got moved, and as part of that conscious effort, the pointless
architecture churn is getting cleaned up.

                         Linus
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David Miller - June 12, 2011, 1:04 a.m.
From: Linus Torvalds <torvalds@linux-foundation.org>
Date: Sat, 11 Jun 2011 18:01:06 -0700

> We always had the unconditional "set_fs()" in the exec path. It only
> got moved, and as part of that conscious effort, the pointless
> architecture churn is getting cleaned up.

Sure.
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Mathias Krause - June 13, 2011, 8:28 p.m.
On 12.06.2011, at 01:08 David Miller wrote:
> From: Mathias Krause <minipli@googlemail.com>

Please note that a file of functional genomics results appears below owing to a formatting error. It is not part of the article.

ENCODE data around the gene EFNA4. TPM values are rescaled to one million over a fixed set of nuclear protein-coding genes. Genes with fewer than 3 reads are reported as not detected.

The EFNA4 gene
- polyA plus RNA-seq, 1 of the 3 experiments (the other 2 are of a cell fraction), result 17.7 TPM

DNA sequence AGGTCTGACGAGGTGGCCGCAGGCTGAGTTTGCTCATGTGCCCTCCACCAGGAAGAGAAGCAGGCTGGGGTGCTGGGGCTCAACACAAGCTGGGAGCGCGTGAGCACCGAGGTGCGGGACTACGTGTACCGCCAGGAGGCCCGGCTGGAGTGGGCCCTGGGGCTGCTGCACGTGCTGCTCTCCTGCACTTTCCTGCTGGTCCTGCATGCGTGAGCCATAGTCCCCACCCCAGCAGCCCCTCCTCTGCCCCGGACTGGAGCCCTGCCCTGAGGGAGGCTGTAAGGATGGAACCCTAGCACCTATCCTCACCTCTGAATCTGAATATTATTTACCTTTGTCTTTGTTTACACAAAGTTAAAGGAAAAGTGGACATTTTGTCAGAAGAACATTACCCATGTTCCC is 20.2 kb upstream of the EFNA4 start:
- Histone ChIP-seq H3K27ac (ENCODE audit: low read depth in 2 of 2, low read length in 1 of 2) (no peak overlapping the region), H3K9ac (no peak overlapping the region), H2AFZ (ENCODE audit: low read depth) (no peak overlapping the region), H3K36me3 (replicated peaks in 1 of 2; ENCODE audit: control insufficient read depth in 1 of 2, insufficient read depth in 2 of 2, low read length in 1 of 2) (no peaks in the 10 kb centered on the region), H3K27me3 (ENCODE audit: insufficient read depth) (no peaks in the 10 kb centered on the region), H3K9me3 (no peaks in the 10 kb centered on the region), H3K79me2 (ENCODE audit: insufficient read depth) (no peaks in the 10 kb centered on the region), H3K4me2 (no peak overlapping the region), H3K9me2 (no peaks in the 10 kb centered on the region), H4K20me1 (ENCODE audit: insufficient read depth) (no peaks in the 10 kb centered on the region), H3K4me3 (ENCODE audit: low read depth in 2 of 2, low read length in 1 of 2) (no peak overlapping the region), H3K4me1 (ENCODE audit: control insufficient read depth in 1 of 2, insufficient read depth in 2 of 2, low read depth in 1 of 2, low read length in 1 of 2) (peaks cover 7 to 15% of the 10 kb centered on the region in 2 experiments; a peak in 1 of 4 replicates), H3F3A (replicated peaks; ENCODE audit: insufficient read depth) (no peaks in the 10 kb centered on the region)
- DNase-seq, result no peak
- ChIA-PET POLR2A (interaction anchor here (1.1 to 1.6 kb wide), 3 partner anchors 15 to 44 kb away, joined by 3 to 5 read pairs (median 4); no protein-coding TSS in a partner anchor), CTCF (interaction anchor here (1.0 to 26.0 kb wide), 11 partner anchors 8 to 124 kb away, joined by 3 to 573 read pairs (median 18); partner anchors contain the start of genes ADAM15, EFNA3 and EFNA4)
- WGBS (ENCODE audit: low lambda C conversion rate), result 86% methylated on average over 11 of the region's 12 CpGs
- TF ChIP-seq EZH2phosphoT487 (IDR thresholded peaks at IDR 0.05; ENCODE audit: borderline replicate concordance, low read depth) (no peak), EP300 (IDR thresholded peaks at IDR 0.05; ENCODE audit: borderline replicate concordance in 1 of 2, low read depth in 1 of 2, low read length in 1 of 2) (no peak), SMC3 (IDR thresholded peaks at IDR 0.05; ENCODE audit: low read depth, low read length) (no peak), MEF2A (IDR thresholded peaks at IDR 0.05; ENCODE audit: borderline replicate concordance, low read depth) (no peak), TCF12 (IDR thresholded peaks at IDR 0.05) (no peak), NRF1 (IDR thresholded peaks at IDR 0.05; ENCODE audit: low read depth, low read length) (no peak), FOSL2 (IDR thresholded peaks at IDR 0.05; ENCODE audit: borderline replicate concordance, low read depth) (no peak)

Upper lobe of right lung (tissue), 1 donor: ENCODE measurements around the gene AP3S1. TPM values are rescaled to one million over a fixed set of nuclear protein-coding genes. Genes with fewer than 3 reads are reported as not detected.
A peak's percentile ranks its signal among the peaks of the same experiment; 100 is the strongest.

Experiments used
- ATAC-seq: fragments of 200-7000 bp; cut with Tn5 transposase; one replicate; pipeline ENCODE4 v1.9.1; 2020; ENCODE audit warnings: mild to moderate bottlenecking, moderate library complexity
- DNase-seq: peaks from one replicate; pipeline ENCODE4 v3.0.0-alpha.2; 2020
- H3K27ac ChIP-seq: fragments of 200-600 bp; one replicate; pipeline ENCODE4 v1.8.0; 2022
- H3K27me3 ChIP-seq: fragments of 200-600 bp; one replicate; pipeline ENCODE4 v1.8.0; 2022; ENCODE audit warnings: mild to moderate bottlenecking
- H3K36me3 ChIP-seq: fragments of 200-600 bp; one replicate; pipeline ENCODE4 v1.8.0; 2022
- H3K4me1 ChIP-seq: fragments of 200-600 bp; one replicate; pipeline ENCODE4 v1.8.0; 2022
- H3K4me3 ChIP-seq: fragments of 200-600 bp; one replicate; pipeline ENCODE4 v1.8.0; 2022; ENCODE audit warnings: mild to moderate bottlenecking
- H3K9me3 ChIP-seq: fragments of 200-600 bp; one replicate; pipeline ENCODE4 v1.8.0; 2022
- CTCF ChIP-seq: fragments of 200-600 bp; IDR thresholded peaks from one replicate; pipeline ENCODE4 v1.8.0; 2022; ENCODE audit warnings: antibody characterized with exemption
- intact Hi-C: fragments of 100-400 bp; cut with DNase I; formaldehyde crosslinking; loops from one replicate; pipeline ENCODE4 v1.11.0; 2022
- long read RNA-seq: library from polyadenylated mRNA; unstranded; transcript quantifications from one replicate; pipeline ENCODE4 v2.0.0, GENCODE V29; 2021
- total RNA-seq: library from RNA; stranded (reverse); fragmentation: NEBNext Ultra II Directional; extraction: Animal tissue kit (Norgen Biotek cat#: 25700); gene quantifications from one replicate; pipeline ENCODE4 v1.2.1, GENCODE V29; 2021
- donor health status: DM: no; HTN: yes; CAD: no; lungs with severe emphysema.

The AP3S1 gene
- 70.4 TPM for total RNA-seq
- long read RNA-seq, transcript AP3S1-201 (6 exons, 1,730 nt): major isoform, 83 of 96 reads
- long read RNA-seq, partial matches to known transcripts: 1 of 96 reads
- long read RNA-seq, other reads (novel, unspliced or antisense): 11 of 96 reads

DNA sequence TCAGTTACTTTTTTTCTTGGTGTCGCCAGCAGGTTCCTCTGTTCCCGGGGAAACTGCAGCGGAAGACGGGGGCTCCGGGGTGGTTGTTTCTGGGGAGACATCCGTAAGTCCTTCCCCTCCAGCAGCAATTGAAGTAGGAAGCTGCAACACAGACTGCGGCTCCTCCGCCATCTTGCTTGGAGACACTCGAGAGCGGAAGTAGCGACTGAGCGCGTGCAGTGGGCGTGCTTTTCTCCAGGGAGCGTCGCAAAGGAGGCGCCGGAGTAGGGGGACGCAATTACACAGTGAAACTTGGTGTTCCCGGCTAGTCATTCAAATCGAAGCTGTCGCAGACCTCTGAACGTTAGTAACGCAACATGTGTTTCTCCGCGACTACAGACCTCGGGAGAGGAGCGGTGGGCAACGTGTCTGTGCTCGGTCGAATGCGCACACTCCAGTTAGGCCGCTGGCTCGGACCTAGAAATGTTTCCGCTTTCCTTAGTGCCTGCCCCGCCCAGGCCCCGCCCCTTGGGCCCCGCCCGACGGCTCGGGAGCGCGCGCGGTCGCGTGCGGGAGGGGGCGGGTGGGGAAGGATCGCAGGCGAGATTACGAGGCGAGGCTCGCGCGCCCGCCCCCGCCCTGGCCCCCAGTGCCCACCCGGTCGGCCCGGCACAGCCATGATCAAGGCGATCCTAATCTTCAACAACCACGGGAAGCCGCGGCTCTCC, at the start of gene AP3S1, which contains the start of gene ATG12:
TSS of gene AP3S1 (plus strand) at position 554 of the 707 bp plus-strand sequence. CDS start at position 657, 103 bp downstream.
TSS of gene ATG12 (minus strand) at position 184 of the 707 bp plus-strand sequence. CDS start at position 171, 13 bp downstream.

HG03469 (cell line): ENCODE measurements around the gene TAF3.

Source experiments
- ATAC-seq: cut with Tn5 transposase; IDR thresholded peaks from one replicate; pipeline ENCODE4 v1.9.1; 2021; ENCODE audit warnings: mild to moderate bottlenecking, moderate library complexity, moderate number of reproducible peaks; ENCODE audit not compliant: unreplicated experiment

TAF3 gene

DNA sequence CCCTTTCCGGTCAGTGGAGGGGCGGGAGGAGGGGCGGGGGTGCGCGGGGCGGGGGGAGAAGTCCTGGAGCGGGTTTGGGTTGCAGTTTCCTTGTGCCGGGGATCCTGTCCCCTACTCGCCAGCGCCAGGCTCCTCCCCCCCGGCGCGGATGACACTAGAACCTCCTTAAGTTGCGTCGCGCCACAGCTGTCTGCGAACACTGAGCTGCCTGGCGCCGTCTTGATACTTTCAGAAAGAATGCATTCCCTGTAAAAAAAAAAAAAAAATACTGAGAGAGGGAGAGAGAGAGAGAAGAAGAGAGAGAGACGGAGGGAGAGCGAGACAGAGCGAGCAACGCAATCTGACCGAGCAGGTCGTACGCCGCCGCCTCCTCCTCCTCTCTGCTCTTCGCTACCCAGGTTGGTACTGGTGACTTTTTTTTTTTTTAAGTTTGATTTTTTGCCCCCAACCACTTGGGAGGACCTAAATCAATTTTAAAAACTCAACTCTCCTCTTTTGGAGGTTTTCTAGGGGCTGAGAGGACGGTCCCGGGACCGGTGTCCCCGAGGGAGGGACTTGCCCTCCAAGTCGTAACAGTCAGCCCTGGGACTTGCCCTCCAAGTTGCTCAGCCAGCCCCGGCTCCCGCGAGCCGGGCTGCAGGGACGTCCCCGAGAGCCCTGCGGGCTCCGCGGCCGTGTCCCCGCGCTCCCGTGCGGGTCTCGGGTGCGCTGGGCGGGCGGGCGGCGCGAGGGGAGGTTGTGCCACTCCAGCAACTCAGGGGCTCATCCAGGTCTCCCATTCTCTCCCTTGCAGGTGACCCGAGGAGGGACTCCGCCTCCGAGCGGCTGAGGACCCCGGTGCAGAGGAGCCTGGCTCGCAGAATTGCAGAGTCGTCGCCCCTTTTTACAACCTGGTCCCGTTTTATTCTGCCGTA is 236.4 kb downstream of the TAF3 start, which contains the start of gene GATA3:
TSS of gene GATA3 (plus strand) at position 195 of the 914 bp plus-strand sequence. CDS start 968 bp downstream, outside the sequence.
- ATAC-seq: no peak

> Date: Fri, 10 Jun 2011 15:10:53 +0200
> 
>> The address limit is already set in flush_old_exec() so this
>> assignment of USER_DS is redundant.
>> 
>> Signed-off-by: Mathias Krause <minipli@googlemail.com>
> ...
>> @@ -368,9 +368,6 @@ void flush_thread(void)
>> 
>> 	/* Clear FPU register state. */
>> 	t->fpsaved[0] = 0;
>> -	
>> -	if (get_thread_current_ds() != ASI_AIUS)
>> -		set_fs(USER_DS);
>> }
> 
> Yeah but now you're doing it unconditionally, the guard is here
> because the %asi register write which set_fs() does is extremely
> expensive on sparc64 and %99.99999 of the time we can avoid it.

As Linus already pointed out, that set_fs() was never called because
we already had (and still have) an unconditional set_fs() in the arch
independent code. So this patch just removes some dead code.

Mathias
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Mathias Krause - June 17, 2011, 6:45 p.m.
On 12.06.2011, 01:08 David Miller wrote:

> From: Mathias Krause <minipli@googlemail.com>
> Date: Fri, 10 Jun 2011 15:10:53 +0200
> 
>> The address limit is already set in flush_old_exec() so this
>> assignment of USER_DS is redundant.
>> 
>> Signed-off-by: Mathias Krause <minipli@googlemail.com>
> ...
>> @@ -368,9 +368,6 @@ void flush_thread(void)